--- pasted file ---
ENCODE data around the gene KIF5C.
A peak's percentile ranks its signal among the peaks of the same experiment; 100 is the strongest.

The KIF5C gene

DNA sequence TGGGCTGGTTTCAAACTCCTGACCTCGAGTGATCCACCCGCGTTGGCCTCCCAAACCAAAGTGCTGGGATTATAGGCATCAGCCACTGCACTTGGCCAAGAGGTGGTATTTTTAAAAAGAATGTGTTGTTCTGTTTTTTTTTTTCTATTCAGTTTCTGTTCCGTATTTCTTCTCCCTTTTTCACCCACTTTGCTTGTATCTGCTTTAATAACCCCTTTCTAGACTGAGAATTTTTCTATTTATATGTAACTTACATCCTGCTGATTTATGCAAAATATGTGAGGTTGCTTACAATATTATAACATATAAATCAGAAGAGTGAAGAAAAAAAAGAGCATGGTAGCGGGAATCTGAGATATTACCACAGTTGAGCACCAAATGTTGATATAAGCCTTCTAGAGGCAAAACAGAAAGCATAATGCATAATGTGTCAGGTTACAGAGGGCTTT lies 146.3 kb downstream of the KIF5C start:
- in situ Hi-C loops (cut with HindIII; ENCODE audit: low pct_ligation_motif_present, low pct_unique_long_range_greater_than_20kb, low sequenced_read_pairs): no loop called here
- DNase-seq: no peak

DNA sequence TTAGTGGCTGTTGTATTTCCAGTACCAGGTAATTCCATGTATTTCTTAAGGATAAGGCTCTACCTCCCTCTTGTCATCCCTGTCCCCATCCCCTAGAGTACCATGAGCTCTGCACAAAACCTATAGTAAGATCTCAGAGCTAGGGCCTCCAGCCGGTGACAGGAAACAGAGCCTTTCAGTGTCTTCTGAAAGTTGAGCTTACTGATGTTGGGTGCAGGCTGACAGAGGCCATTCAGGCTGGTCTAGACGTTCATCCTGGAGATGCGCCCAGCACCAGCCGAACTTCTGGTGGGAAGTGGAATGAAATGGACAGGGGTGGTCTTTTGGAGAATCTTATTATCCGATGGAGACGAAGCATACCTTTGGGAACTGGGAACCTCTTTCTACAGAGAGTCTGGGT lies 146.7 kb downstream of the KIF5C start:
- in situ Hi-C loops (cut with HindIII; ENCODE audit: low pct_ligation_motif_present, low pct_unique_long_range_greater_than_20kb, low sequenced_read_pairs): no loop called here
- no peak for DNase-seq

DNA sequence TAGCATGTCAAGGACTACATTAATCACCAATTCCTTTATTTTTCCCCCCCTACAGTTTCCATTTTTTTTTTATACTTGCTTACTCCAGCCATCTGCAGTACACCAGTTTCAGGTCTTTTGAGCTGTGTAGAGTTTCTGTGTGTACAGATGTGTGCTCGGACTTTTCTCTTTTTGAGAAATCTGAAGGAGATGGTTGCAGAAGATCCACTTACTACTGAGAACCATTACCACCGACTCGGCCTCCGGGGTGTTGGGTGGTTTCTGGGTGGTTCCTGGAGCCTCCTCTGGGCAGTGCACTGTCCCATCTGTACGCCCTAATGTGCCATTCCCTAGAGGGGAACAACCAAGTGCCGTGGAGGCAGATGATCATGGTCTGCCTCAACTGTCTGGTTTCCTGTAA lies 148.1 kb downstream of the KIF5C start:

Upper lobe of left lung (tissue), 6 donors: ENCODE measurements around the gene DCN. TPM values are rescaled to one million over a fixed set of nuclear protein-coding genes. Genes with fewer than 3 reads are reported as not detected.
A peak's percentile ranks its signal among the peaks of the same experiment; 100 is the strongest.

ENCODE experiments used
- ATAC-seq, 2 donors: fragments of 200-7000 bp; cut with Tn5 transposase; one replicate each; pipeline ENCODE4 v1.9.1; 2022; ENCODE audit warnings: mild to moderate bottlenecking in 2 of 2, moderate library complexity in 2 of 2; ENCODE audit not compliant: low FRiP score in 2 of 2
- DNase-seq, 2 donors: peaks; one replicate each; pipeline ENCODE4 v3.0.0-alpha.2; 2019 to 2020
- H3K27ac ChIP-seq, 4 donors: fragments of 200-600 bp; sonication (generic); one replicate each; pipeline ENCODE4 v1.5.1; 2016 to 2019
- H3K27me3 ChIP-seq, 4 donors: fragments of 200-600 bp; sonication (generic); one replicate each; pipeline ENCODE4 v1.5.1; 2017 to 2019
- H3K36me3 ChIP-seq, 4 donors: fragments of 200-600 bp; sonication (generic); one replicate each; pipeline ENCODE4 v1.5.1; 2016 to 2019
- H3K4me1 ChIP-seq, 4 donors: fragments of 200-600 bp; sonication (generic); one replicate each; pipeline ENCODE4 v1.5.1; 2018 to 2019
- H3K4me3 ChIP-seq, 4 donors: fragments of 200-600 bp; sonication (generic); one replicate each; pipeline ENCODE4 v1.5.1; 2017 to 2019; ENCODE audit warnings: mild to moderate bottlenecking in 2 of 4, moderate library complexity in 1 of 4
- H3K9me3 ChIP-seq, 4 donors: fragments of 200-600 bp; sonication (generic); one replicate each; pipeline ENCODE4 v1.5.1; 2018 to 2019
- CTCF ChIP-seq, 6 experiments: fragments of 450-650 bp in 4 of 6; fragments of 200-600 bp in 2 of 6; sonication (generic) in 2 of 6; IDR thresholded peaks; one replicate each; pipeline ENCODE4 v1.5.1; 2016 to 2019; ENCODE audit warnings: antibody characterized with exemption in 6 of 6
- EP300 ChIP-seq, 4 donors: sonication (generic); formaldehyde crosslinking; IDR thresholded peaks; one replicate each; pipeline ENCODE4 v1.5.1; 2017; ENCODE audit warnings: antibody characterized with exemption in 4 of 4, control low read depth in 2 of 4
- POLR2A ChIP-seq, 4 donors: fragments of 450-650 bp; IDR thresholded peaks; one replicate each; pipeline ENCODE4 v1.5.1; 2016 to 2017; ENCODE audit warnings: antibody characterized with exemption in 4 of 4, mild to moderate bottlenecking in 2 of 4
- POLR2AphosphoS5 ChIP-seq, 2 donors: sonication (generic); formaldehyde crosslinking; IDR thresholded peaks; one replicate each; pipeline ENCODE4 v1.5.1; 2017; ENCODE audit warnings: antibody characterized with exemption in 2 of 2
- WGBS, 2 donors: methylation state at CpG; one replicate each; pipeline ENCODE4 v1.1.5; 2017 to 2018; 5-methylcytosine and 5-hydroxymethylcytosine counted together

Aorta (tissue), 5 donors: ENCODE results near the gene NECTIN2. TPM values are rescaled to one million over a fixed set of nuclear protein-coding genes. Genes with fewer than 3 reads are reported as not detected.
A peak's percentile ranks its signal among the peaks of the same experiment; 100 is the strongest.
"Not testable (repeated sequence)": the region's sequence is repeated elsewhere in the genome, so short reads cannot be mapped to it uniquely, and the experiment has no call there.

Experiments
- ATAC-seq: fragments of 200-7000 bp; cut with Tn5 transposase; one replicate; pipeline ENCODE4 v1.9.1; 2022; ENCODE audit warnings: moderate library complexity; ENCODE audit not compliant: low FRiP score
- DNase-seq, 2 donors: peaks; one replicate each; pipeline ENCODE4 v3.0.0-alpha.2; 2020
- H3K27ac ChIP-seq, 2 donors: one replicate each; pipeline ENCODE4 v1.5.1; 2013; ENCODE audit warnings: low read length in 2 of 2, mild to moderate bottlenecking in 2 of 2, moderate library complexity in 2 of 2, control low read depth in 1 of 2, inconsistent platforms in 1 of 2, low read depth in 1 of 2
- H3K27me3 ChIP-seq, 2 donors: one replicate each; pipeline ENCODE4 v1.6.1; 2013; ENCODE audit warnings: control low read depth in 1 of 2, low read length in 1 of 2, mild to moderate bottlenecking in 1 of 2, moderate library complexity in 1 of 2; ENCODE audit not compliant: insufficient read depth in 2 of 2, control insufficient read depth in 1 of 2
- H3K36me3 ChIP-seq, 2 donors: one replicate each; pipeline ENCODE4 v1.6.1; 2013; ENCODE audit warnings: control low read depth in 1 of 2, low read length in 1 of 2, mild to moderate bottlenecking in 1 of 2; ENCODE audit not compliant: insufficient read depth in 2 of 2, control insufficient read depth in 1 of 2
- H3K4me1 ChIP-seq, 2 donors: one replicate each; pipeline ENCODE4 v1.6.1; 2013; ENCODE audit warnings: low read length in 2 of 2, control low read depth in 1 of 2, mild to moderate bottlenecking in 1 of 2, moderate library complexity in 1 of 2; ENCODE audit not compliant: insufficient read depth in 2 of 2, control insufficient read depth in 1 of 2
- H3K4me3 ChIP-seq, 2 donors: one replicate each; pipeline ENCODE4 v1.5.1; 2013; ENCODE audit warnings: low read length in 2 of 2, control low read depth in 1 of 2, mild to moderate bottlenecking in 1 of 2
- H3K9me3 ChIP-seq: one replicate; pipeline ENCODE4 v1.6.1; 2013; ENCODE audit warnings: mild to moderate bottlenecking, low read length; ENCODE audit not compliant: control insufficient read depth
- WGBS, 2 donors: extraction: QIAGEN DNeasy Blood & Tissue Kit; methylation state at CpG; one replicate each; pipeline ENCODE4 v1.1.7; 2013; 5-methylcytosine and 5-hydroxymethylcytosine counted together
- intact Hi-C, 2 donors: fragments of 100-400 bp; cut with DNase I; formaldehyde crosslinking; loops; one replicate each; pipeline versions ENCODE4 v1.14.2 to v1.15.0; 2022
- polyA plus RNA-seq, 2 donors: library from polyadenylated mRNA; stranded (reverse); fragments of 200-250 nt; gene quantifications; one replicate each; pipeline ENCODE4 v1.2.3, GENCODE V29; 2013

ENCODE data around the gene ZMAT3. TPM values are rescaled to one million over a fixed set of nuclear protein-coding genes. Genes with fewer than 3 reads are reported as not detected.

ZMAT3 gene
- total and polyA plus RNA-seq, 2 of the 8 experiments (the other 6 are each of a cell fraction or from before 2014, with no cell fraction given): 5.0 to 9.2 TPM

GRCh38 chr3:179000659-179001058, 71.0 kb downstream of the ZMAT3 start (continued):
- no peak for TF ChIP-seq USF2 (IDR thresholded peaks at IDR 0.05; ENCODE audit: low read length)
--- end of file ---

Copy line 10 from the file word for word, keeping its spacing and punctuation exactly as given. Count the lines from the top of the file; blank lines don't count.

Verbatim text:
DNA sequence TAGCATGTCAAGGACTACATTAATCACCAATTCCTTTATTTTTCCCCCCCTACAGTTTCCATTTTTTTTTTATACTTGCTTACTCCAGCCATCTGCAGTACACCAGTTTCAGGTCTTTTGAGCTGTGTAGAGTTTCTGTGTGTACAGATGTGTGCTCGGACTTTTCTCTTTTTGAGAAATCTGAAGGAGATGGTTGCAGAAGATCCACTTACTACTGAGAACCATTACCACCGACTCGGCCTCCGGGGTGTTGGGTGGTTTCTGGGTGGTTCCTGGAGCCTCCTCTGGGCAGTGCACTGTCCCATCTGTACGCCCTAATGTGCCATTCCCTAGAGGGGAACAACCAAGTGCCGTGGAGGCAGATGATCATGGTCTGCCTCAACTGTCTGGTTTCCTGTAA lies 148.1 kb downstream of the KIF5C start: